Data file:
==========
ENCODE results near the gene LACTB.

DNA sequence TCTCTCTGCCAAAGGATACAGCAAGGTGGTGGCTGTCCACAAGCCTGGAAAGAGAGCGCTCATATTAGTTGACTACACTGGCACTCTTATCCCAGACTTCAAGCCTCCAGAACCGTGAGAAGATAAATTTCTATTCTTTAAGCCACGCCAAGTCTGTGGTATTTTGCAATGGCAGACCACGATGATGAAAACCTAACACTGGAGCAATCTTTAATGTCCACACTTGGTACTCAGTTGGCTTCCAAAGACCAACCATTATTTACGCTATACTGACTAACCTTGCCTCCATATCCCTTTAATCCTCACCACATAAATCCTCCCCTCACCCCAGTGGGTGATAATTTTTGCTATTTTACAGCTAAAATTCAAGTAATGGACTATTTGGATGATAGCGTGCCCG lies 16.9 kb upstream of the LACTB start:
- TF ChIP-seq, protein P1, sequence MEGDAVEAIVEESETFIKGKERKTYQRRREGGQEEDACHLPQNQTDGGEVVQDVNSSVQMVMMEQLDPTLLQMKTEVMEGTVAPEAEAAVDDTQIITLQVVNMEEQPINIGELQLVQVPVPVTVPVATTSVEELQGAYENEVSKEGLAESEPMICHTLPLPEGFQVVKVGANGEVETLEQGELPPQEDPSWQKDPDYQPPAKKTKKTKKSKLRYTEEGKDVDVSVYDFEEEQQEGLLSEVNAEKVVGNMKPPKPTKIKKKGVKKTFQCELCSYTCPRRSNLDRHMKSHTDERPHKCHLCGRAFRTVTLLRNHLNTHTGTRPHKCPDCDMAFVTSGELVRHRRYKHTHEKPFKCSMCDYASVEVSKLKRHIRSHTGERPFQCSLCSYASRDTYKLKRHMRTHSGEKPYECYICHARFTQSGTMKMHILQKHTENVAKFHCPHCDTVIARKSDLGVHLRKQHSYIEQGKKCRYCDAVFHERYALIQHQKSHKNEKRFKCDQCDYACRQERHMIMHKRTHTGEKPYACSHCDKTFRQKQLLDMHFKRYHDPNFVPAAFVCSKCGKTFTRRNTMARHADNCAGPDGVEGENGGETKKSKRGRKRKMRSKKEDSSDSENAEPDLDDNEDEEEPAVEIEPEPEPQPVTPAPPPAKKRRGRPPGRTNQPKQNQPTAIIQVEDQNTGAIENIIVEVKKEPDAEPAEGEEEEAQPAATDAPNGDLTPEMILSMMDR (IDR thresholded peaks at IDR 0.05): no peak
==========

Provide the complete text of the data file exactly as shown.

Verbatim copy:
ENCODE results near the gene LACTB.

DNA sequence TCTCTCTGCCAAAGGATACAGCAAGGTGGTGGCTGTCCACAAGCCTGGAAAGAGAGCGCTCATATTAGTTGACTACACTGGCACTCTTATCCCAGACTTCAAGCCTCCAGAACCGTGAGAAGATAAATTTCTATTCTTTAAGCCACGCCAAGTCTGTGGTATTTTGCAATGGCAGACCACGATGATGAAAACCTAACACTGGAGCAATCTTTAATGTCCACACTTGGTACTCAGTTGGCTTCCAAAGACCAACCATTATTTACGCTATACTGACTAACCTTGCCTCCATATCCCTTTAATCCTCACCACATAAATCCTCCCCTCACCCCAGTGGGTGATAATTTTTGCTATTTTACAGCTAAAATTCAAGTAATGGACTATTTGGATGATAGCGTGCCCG lies 16.9 kb upstream of the LACTB start:
- TF ChIP-seq, protein P1, sequence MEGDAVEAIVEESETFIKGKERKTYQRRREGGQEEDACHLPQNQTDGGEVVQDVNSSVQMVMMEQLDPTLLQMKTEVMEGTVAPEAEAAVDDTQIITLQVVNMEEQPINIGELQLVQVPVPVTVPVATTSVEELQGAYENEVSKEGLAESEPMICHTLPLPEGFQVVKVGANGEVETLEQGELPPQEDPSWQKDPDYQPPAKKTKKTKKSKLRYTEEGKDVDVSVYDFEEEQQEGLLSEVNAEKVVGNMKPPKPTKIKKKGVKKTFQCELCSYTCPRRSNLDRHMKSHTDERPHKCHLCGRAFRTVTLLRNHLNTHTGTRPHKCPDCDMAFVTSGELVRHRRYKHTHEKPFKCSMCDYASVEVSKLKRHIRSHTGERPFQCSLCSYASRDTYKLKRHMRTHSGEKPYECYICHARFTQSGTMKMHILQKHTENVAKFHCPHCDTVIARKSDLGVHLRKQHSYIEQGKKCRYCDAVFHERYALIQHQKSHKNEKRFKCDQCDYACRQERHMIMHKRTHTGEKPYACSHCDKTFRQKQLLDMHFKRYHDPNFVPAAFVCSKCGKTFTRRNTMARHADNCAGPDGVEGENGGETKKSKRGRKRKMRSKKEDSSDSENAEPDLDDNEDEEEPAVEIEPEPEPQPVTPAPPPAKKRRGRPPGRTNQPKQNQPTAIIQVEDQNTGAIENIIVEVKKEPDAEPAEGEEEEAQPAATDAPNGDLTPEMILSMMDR (IDR thresholded peaks at IDR 0.05): no peak